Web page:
Developing Career Paths

November 07, 2022
MRA Edge
Strategic Planning
Talent Management
Read time: 5 mins

If you ask any employer what their biggest challenge is the most common response is finding talent. Even pre-pandemic, employers struggled with finding qualified candidates. When the pandemic hit, the need didn’t change, but the circumstances shifted. An aging workforce, combined with more people reevaluating what work should look like for them, forced companies to examine engagement and what influences an employee’s choice to stay or go.

Harshly, this is what has been learned—we have some work to do around career paths, growth opportunities, and people leadership. We are still emerging from an unprecedented change in how we work, when we work, and where we work. Several factors make it complicated to find the perfect solution. One is that we have a multi-generational workforce, and each generation has different expectations. Another is the need to recruit and retain the right people in a tight labor market. We can also debate the Great Resignation and quiet quitting, as most companies have experienced some level of each. Clearly, we need to continue evolving the way we lead.

Feedback is the best source of information, especially when it comes directly from employees or former employees. Two key points are commonly shared:

  • Employees are generally more engaged when they believe their employer is concerned about their growth, provides opportunities to reach individual career goals, and allows them to contribute to the company’s success.
  • Some paradigms have also shifted, making career paths even more important. Workers value job enrichment, flexibility, and career development more than job security and stability.

Many CEOs admit, in total candor, that their HR focus has been on open jobs and looking for new sources of candidates, especially because there has been turnover among key leaders. Training was postponed during the pandemic and there is concern that new frontline leaders do not have the tools they need to be effective or that their leadership style does not reflect the values of the company. In addition, some new leaders need training on how to lead a hybrid workforce. Experienced leaders have come to realize the need to close the gaps in order to improve the organization.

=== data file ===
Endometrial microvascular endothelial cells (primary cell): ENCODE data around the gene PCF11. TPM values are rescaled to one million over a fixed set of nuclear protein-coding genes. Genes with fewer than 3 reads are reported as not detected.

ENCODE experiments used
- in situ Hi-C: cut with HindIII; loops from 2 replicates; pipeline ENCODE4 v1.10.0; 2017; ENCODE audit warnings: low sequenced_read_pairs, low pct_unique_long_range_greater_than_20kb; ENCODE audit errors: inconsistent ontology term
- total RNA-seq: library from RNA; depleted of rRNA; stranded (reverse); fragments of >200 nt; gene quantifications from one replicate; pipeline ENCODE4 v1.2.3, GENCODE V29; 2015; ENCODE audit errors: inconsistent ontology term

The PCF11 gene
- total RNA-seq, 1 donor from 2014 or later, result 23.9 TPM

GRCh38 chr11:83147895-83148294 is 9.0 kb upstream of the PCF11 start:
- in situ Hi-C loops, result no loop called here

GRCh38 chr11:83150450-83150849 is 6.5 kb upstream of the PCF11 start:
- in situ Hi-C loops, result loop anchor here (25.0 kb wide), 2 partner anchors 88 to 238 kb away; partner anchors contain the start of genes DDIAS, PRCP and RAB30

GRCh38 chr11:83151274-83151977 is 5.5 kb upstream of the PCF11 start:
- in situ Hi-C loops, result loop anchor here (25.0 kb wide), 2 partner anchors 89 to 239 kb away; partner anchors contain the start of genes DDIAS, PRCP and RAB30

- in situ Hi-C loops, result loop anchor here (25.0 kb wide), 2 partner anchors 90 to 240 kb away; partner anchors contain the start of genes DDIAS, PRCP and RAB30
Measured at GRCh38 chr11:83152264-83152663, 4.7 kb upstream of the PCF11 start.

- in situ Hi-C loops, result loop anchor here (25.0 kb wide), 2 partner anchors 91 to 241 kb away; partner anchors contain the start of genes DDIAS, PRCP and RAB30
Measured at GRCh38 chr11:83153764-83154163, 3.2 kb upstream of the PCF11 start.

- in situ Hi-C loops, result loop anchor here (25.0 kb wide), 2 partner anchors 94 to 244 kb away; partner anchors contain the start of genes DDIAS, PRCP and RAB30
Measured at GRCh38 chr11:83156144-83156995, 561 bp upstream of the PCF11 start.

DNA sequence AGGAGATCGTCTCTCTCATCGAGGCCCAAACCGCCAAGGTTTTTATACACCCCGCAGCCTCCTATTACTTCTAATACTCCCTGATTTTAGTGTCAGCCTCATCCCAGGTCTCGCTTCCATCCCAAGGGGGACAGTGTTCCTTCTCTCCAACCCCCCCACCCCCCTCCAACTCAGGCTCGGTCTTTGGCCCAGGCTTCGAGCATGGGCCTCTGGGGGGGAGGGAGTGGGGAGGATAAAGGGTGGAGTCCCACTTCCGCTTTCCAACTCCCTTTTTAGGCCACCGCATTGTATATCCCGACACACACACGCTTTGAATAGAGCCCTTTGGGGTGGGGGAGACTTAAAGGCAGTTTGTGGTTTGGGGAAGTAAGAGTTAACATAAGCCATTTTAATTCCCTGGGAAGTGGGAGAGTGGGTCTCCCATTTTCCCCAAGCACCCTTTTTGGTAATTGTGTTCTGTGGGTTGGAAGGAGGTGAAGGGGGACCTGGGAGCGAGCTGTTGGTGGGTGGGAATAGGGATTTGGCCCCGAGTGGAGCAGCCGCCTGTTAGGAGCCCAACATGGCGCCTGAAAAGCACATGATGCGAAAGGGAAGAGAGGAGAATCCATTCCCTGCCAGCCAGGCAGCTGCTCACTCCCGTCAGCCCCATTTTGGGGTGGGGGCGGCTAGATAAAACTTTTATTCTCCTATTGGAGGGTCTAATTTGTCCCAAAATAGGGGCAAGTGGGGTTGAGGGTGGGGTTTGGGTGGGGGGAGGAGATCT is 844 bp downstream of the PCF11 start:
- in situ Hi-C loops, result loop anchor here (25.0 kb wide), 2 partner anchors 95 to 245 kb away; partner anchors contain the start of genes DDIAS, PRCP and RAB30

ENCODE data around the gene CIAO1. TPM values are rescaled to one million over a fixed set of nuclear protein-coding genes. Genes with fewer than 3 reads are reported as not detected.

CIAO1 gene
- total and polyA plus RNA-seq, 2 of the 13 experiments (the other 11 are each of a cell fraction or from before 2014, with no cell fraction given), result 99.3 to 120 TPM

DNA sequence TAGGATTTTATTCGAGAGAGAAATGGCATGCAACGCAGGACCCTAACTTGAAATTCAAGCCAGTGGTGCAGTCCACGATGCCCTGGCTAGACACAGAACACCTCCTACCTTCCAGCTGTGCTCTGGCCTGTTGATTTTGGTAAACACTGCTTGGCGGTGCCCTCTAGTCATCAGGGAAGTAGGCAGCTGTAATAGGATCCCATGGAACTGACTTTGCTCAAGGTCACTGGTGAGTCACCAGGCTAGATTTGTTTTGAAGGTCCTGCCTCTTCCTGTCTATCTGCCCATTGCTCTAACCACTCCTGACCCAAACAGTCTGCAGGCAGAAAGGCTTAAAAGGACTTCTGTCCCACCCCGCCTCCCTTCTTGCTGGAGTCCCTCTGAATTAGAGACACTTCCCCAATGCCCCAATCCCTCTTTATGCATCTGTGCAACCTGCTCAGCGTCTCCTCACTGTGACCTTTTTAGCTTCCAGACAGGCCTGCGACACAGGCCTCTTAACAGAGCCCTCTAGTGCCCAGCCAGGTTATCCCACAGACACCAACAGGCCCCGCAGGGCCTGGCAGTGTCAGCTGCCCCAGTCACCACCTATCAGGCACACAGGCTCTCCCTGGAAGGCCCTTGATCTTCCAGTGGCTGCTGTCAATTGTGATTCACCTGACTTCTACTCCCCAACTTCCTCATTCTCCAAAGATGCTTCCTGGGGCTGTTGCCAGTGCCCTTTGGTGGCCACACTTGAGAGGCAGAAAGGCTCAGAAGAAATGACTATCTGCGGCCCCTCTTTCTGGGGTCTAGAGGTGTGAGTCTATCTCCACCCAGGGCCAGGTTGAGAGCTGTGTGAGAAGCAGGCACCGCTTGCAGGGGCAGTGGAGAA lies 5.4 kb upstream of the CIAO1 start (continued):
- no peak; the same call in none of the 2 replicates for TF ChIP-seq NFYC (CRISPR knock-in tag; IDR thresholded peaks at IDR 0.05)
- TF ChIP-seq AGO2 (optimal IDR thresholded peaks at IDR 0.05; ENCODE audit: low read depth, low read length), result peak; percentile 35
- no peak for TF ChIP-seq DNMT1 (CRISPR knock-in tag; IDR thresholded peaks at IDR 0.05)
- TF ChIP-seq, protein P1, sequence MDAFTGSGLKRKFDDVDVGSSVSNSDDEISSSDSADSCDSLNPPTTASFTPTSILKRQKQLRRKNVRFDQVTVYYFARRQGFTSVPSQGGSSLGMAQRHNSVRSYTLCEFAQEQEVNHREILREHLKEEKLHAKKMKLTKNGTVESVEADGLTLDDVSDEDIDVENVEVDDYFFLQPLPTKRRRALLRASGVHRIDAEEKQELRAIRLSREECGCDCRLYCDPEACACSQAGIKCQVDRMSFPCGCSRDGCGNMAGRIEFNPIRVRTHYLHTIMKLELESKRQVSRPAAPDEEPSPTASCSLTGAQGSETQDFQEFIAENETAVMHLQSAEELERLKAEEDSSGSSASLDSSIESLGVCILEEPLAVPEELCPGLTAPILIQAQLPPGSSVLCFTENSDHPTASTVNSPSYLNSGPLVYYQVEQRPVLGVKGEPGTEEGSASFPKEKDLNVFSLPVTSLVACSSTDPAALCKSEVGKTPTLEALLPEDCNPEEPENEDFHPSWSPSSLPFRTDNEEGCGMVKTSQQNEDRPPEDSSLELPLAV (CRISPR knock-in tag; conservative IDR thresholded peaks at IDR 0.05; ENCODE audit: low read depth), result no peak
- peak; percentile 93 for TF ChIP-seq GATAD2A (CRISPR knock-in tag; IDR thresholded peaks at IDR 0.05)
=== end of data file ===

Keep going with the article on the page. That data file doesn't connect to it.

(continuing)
Evaluate the organization’s needs

Before identifying a succession plan, look at the current and future needs of the company. Use these questions to determine the greatest needs:

  • Which roles should we be developing talent for now?
  • What are the biggest gaps in skills and scale?
  • How do we want the organization to look in a year? Three years? Five years or longer?

Identify the best candidates

Identify employees with the potential to be on the leadership team in the next 24 to 36 months. Determine what is necessary to prepare them with a high probability of success. Consider the following:

  • Will candidates be hired or promoted into key roles?
  • Who are the leaders we need to be developing now?
  • What experience do the candidates need?
  • What types of relationships already exist between candidates and peers?

Gallup points out that 70 percent of employee engagement is directly related to an employee’s manager, so choosing good leaders is important to the success of your organization.

Develop the necessary skills